Bobby Knight

Topics: Basketball, Indiana, Mike Krzyzewski Pages: 5 (1746 words) Published: May 22, 2006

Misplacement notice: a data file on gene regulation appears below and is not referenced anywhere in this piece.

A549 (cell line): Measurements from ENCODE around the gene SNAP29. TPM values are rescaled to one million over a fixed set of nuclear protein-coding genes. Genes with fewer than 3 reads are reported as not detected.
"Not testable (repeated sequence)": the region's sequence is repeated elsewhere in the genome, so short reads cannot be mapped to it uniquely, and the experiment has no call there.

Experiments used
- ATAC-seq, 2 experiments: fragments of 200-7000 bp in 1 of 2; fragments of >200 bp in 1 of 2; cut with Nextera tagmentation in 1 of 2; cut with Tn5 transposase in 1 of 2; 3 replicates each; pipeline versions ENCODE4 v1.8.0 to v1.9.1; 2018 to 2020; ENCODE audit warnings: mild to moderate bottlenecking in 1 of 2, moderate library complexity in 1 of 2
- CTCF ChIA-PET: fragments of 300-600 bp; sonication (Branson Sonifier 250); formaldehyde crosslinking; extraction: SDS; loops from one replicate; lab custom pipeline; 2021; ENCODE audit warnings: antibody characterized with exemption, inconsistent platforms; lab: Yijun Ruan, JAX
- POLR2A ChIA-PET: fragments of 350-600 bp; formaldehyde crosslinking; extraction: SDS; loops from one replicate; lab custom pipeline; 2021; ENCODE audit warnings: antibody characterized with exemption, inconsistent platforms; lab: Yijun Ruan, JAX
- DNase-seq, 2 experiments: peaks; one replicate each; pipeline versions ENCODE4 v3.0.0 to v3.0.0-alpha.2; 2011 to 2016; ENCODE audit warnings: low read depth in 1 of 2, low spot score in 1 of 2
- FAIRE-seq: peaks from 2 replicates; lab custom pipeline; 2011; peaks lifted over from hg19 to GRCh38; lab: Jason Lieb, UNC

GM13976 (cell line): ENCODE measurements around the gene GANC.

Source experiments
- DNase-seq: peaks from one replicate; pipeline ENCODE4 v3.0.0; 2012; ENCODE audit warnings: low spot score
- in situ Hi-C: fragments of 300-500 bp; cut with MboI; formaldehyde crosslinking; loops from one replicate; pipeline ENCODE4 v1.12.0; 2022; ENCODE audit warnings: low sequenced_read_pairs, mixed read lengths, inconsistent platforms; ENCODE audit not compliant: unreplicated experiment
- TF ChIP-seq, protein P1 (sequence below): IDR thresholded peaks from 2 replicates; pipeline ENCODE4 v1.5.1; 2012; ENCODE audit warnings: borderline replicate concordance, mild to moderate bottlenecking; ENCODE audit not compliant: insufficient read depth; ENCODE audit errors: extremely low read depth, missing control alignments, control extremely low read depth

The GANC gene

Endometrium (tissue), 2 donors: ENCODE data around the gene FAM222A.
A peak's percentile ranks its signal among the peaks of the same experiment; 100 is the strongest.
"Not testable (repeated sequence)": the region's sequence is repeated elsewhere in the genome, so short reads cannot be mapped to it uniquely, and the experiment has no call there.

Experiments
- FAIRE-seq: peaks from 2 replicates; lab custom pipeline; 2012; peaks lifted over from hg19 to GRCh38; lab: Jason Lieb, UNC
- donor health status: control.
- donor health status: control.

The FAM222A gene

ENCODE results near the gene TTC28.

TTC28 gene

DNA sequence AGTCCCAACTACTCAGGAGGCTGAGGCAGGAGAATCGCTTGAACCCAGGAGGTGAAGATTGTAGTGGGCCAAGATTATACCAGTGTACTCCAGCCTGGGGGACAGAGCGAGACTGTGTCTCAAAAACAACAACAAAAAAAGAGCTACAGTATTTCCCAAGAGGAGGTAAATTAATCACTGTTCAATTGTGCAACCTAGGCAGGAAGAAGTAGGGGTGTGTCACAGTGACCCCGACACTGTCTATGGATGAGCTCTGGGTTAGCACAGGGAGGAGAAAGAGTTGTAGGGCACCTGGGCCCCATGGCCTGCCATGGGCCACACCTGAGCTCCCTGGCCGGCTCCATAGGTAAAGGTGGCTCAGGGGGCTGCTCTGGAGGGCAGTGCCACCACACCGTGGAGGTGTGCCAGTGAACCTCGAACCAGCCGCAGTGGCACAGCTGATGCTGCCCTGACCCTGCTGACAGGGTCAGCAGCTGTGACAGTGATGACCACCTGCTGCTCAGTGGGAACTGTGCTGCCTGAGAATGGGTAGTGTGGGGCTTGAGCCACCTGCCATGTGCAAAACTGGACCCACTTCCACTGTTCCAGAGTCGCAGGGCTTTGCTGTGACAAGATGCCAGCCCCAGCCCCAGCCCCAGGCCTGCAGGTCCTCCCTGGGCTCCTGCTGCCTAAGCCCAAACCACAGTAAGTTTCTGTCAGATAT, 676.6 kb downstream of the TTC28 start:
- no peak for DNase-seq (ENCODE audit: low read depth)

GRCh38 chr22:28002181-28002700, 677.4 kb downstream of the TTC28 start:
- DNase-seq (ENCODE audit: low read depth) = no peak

Robert Montgomery "Bobby" Knight (born October 25, 1940 in Massillon, Ohio) is the head men's basketball coach at Texas Tech University. He previously held the same position at Indiana University and the United States Military Academy. Knight is one of NCAA Division I college basketball's most controversial coaches but is the third all-time winningest coach in the men's division, behind Dean Smith and Adolph Rupp. With only 10 wins separating him and all-time leader Dean Smith, Knight will probably break the all-time record next season. Bob Knight began his coaching career at Cuyahoga Falls (Ohio) High School where he was at for one year, then accepted an assistant coaching position at Army in 1963. Two years later he was named the head coach at the relatively young age of 24. In six seasons at West Point, Knight won 102 games, and coached future Hall of Famer Mike Krzyzewski. Knight then headed to Indiana University in 1971. Knight immediately endeared himself to the basketball-mad state of Indiana with his disciplined approach to the game. Educated in military history, Knight was given the nickname "The General" by former University of Detroit and Detroit Pistons coach-turned-broadcaster Dick Vitale. Within two years, Knight turned a mediocre team into a Big Ten Conference powerhouse. Indiana reached the Final Four in 1973, losing to UCLA. In 1975 the Indiana Hoosiers were undefeated and the number one team in the nation, when leading scorer and All-American Scott May, the father of former North Carolina star and current Charlotte Bobcats player Sean May, broke his arm during the Hoosiers' historic defeat of arch-rival Purdue on Purdue's home court. In 1976, the Hoosiers made history, posting a perfect 32-0 record and winning the national championship, beating Michigan 86-68. Immediately after the game, Knight lamented that "it should have been two." No Division I men's team has replicated the feat since. Under Knight, the Hoosiers would also win championships in 1981 and 1987. The 1981 team featured future Hall of Fame NBA point guard Isaiah Thomas. Knight is only one of four coaches to win NCAA, NIT, and Olympic championships, joining the legendary coaches, Dean Smith of North Carolina, Adolph Rupp of Kentucky, and Pete Newell of California in that achievement. Besides the 1975 Men's Division I tournament loss, many fans and pundits consider Bob Knight's only other true failure as Hoosiers head coach was his inability to convince future National Basketball Association legend Larry Bird to stay at Indiana. Bird, who was raised in the small southern Indiana town of French Lick, could not acclimate himself to the massive IU campus. He left Indiana never having attended a single practice and transferred to the far smaller Indiana State University. Bob Knight's basketball philosiphy requires tough, selfless, and intelligent play by players and the sacrifice of individual glory for the sake of the team's success. Inarguably, this has become difficult in an era when underclassmen began leaving college in greater numbers for the greener pastures of the NBA. However, Bob Knight has consistently had among the highest graduation rates among the college coaching fraternity. Bob Knight is, undisputedly, a disciplinarian with controversy following him wherever he goes. His long coaching career is replete with incidents where his volatile temper and surliness have come to the surface. Not only have his own players bore the brunt of Knight's behavior, but so have opposing players, reporters, referees, and Indiana University officials alike. Moreover, sometimes bizarre incidents involving him have often made national and international news. In 1974, during a regular-season win over Kentucky, Knight, after a conference and discussion with Wildcat coach Joe B. Hall, slapped Hall in the back of the head after Hall turned to return to his bench. This caused a riff between the former friends, although they have since reconciled. In 1979,...
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